A garnishee order may be issued to recover debts from an individual. The Australian Taxation Office (ATO) may issue a garnishee order to recover unpaid tax debts against a company.
This article will outline garnishee orders, what they are and how they work. We will summarise actions an individual or company might take to reduce the consequences, which can be severe!
Garnishee Order for Individuals
How did we get to this stage?
A plaintiff (debtor) has taken a claim for an unpaid debt to court. The court has found the case for the plaintiff and has decided the debt, often including the plaintiff’s legal costs, must be paid. The defendant normally has 28 days to settle the debt in full.
If the debt remains unpaid after 28 days, the plaintiff may return to court and take enforcement action to force the defendant to pay via a garnishee order.
Garnishee Order for Wages or Salary
This order is served on the employer of the defendant. The employer is the garnishee and the order is to withhold wages until the debt is settled. The employer must take a sum of money from the wages of the defendant and pass it to the plaintiff.
This is the most common type of garnishee order. There is no requirement to provide notice to the defendant, who may not realise until they check their bank account and see their wages are less than usual!
There is an amount of money that must be paid as wages, known as the ‘weekly compensation amount’ so there is some money to live on. The employer may deduct a small sum to cover their administration costs and everything else repays the unpaid debt.
Garnishee Order for Debts
A garnishee order for debts is issued to a person or organisation that holds money or makes payments to, the defendant. This may be a bank or building society or a real estate agent that passes on rent to the defendant. They will be ordered to make a single payment to settle the debt in full. There must be a minimum value left in the account, as above, for living costs.
How to stop the order
An individual may try to stop their bank account or wages from being garnished by paying the debt or negotiating a payment plan with the debtor.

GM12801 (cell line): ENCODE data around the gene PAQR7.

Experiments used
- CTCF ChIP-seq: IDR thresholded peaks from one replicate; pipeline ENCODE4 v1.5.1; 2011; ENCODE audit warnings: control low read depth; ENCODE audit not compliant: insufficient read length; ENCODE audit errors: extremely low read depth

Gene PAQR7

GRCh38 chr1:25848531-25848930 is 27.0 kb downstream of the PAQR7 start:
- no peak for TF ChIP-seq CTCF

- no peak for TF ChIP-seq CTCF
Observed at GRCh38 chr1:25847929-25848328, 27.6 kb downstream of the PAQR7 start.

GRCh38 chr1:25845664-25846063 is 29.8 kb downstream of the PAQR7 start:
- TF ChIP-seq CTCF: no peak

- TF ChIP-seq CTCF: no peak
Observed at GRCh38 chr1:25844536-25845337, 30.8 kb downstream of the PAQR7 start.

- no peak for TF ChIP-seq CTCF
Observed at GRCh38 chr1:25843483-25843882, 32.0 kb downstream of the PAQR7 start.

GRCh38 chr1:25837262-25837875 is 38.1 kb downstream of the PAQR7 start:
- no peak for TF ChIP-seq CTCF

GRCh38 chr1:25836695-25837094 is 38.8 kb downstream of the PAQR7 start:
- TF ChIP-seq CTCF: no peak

Alternatively, the debtor may make one of the following applications to the court:
A stay of enforcement
The application to the court consists of a form stating the defendant intends to pay the debt in full. The form must detail where the defendant plans to get the money to pay the debt and when they expect to pay.
If granted, enforcement action (the garnishee order) will be put on hold until a date determined by the court.
Set aside the default judgement
If the defendant believes the original judgement against them was false, they may apply to have it set aside. They need to explain their defence against the claim and why they didn’t defend themselves at the original court hearing.
Pay the debt by instalments
An application is made to the court to pay off the debt by instalments. The defendant must complete forms detailing their income, assets and expenses, plus any other debts and repayments.
The registrar will review the financial information and assess whether the proposed instalments can realistically be made. They will also consider whether the proposed plan will pay the outstanding debt within a reasonable time.
If the application is accepted by the court, and payments are made in full, as scheduled, enforcement action will cease.
ATO Garnishee Orders for companies
While completing its duty to collect taxes from millions of Australian companies, each year, the ATO faces compliance issues. Garnishee orders are one of the methods used to collect unpaid tax debts.
As with individuals, there are two common types of garnishee issued by the ATO:
Garnishee to bank accounts
A garnishee notice is served directly to the company’s bank ordering them to release funds from one of the company’s business accounts directly to the ATO.
Garnishee to debtors
The ATO issues a garnishee order to one or more of the company’s debtors. All payments from the garnishee debtors will no longer be made to the company’s accounts but will be paid to the ATO until the tax debt has been cleared.
Consequences for the company
Unlike garnishee orders for individuals, there is no regard for the financial consequences for the company. If there is no alternative revenue the ATO garnishee can have a major impact on the company finances and ability to continue trading.
Seek professional advice. This is a serious issue and requires the assistance of experts such as the team at Corporate Lifeline.
Corporate Lifeline – Help and advice when you need it
If you or your company have been impacted financially by a garnishee order, you should seek advice immediately.
Corporate lifeline have helped hundreds of Australian companies to overcome financial difficulties and get back to profitable trading. We can help you. Contact Corporate Lifeline today. We can work together to get your company back on track and profitable again.